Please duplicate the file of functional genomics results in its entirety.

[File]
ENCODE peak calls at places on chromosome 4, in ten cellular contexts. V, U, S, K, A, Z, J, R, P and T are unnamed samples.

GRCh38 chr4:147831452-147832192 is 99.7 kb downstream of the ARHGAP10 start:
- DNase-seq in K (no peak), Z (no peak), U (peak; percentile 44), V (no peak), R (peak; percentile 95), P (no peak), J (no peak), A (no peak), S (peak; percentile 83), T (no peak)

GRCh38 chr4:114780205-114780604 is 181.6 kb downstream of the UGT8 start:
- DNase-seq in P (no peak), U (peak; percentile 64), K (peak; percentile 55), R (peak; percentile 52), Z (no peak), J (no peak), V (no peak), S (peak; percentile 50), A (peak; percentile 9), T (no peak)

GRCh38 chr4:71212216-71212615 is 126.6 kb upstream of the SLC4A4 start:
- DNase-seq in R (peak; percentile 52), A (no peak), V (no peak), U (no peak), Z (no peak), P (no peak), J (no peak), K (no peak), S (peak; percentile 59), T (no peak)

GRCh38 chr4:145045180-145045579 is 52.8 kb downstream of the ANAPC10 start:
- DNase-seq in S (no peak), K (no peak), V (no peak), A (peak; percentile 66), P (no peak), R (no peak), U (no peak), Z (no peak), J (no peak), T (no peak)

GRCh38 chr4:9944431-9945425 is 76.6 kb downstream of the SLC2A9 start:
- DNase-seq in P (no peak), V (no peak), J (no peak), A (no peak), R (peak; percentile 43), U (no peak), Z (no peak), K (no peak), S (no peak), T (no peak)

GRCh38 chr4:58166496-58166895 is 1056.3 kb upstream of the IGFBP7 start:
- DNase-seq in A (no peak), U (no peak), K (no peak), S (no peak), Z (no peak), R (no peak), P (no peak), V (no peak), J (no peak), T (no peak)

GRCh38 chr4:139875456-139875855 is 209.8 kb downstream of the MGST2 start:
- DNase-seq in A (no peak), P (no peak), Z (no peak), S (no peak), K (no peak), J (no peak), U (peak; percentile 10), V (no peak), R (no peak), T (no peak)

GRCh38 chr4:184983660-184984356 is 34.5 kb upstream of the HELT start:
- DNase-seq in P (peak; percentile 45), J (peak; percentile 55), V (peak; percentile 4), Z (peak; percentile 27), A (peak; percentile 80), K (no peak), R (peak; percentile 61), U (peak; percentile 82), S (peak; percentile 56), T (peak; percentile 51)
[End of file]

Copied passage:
ENCODE peak calls at places on chromosome 4, in ten cellular contexts. V, U, S, K, A, Z, J, R, P and T are unnamed samples.

GRCh38 chr4:147831452-147832192 is 99.7 kb downstream of the ARHGAP10 start:
- DNase-seq in K (no peak), Z (no peak), U (peak; percentile 44), V (no peak), R (peak; percentile 95), P (no peak), J (no peak), A (no peak), S (peak; percentile 83), T (no peak)

GRCh38 chr4:114780205-114780604 is 181.6 kb downstream of the UGT8 start:
- DNase-seq in P (no peak), U (peak; percentile 64), K (peak; percentile 55), R (peak; percentile 52), Z (no peak), J (no peak), V (no peak), S (peak; percentile 50), A (peak; percentile 9), T (no peak)

GRCh38 chr4:71212216-71212615 is 126.6 kb upstream of the SLC4A4 start:
- DNase-seq in R (peak; percentile 52), A (no peak), V (no peak), U (no peak), Z (no peak), P (no peak), J (no peak), K (no peak), S (peak; percentile 59), T (no peak)

GRCh38 chr4:145045180-145045579 is 52.8 kb downstream of the ANAPC10 start:
- DNase-seq in S (no peak), K (no peak), V (no peak), A (peak; percentile 66), P (no peak), R (no peak), U (no peak), Z (no peak), J (no peak), T (no peak)

GRCh38 chr4:9944431-9945425 is 76.6 kb downstream of the SLC2A9 start:
- DNase-seq in P (no peak), V (no peak), J (no peak), A (no peak), R (peak; percentile 43), U (no peak), Z (no peak), K (no peak), S (no peak), T (no peak)

GRCh38 chr4:58166496-58166895 is 1056.3 kb upstream of the IGFBP7 start:
- DNase-seq in A (no peak), U (no peak), K (no peak), S (no peak), Z (no peak), R (no peak), P (no peak), V (no peak), J (no peak), T (no peak)

GRCh38 chr4:139875456-139875855 is 209.8 kb downstream of the MGST2 start:
- DNase-seq in A (no peak), P (no peak), Z (no peak), S (no peak), K (no peak), J (no peak), U (peak; percentile 10), V (no peak), R (no peak), T (no peak)

GRCh38 chr4:184983660-184984356 is 34.5 kb upstream of the HELT start:
- DNase-seq in P (peak; percentile 45), J (peak; percentile 55), V (peak; percentile 4), Z (peak; percentile 27), A (peak; percentile 80), K (no peak), R (peak; percentile 61), U (peak; percentile 82), S (peak; percentile 56), T (peak; percentile 51)